November 2, 2015

Can an Employer Require an Employee to Take Medication as a Condition of Employment?

BY: Jacquelyn Takeda, Cathie Fields

Your employee is diagnosed with epilepsy after suffering a seizure at work. After a period of leave, the employee is cleared by a physician to return to work. Under the Americans with Disabilities Act (ADA), you must bring the employee back to work and provide reasonable accommodations to enable him to perform the essential functions of his job, as long as the employee does not impose a significant risk of substantial harm. To determine reasonable accommodations, you engage in the interactive process, during which you learn the employee’s seizures are controlled by an anti-epileptic medication. The employee works with potentially dangerous equipment and chemicals. Are you able to require that the employee take his medication as a condition of employment?

In a recent lawsuit filed in federal court against a Michigan paper manufacturer, the U.S. Equal Employment Opportunity Commission (EEOC) signaled that you cannot. The company operates a paper mill where the employee worked as a production worker. According to the EEOC’s complaint, the company violated the ADA when it required the employee, as a condition of returning to work, to agree to take his medication under observation by a plant nurse or designated co-worker.

In the context of employees taking medication for mental illnesses, the EEOC has advised that the decision to take medication should be made by the employee with a disability, not by the employer. (See EEOC information discussion letter (Nov. 7, 2000). The EEOC advised that if an employee refuses to take medication and as a result is not qualified for a job, with or without reasonable accommodation, or poses a direct threat, the employer can take appropriate action. In an Enforcement Guidance, also issued in 2000, the EEOC suggested that medical monitoring may be done (in the absence of actual performance problems) only for employees in positions of public safety where there are concerns about a direct threat.

The EEOC’s recent lawsuit suggests that requiring the employee to take medication under the supervision of the employer is not a reasonable accommodation.  It is unclear from the complaint whether the EEOC disapproves of the employer’s directive that the employee take his medication or the requirement that he take the medication under the employer’s observation. And it is not known whether the physician cleared the employee to return to work only if the employee continued to take his medication. These issues will likely be clarified as the case proceeds.

Employers facing similar situations should exercise caution and seek legal counsel. Generally, the decision to take medication — even if that medication is necessary to enable the employee to perform the job — is the employee’s to make. As we follow this EEOC lawsuit, it may help clarify the tension between an employer’s legitimate safety concerns and the employee’s rights protected under the ADA.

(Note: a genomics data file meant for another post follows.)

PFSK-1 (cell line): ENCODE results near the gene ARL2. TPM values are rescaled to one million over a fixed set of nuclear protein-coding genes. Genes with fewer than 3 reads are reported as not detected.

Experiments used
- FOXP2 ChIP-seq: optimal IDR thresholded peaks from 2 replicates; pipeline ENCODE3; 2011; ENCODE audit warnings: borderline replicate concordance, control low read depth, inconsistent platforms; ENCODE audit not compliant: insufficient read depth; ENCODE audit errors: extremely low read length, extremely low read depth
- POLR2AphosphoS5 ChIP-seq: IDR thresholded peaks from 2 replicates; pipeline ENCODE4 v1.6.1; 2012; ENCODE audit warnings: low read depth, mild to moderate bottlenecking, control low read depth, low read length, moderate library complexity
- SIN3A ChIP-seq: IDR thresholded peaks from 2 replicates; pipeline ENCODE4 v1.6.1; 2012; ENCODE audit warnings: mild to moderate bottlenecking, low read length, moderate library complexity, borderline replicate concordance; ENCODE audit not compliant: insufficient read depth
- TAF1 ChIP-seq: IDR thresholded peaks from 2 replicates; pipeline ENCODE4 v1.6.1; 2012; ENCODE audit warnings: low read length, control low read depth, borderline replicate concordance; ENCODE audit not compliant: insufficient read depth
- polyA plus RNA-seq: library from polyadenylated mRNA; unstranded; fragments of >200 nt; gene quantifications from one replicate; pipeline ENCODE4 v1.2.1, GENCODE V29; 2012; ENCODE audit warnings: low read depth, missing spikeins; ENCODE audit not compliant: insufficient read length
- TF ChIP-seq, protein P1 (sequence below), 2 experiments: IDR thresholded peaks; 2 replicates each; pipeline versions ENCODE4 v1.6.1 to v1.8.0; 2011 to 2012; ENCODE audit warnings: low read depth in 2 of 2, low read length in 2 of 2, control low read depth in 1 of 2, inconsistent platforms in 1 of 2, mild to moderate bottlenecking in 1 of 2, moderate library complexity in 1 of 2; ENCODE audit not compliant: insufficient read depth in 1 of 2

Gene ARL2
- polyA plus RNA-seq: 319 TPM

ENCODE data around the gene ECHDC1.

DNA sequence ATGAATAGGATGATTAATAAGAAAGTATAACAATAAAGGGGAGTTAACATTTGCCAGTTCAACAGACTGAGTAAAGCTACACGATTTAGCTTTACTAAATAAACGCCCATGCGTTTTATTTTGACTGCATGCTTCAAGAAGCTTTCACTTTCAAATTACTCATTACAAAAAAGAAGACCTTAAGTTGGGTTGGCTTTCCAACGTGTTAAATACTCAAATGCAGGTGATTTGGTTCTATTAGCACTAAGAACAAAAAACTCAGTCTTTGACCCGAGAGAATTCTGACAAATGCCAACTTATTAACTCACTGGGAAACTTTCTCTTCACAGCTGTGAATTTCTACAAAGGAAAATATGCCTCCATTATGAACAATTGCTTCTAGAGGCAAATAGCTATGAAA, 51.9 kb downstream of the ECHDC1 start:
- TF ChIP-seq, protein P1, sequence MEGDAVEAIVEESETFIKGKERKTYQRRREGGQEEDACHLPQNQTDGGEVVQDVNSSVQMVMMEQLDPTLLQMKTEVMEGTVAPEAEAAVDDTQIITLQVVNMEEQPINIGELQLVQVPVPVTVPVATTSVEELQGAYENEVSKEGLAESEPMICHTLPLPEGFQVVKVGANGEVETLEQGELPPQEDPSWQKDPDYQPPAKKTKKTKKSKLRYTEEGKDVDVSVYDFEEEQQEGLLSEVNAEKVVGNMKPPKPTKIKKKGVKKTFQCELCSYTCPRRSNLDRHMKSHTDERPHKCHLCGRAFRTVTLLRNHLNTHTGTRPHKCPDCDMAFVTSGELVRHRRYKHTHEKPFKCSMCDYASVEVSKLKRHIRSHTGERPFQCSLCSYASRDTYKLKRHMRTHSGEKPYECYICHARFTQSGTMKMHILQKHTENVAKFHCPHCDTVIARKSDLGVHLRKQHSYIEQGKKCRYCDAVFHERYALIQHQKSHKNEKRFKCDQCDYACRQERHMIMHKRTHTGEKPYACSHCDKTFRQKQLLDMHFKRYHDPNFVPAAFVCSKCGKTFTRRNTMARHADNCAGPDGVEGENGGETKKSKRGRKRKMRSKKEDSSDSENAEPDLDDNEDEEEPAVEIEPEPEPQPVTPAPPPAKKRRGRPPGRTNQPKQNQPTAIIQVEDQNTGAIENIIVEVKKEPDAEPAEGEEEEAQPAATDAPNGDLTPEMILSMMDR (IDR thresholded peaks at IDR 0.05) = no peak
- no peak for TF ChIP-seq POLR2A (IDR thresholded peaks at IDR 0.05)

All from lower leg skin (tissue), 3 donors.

This post is the first in a series addressing workplace disability issues.

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CATEGORIES: Labor/Employment


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Attorney Bio(s)

Jacquelyn Takeda

Jacquelyn Takeda



Jacqui Takeda represents California school districts and county offices of education in labor relations, general education law matters, and certificated and classified employee dismissal and discipline matters. Ms. Takeda has clerked for the firm since 2012. While attending law school, she interned with the California Charter Schools Association (CCSA) assisting the Legal Advocacy Team with research and providing CCSA members with legal services. She also interned with San Diego Unified School District Legal Services handling a variety matters including certificated and classified employee discipline cases, various student issues, facilities issues, and special education issues for attorneys and other district personnel.

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Cathie Fields



Cathie Fields is a partner in the Irvine office of Atkinson, Andelson, Loya, Ruud & Romo. Since 1997, Ms. Fields has represented school districts, community college districts, and other educational agencies in labor and employment matters, general education issues, and governance matters. She advises clients on employment issues ranging from hiring practices, preemployment inquiries and testing, and disability/accommodation concerns to disciplinary actions, certificated and classified layoffs, leaves of absence, contract drafting and interpretation, and wage and hour law. Additionally, she frequently advises administrators and governing boards regarding public records obligations, board meeting agendas, Brown Act compliance, and conflict-of-interest issues.

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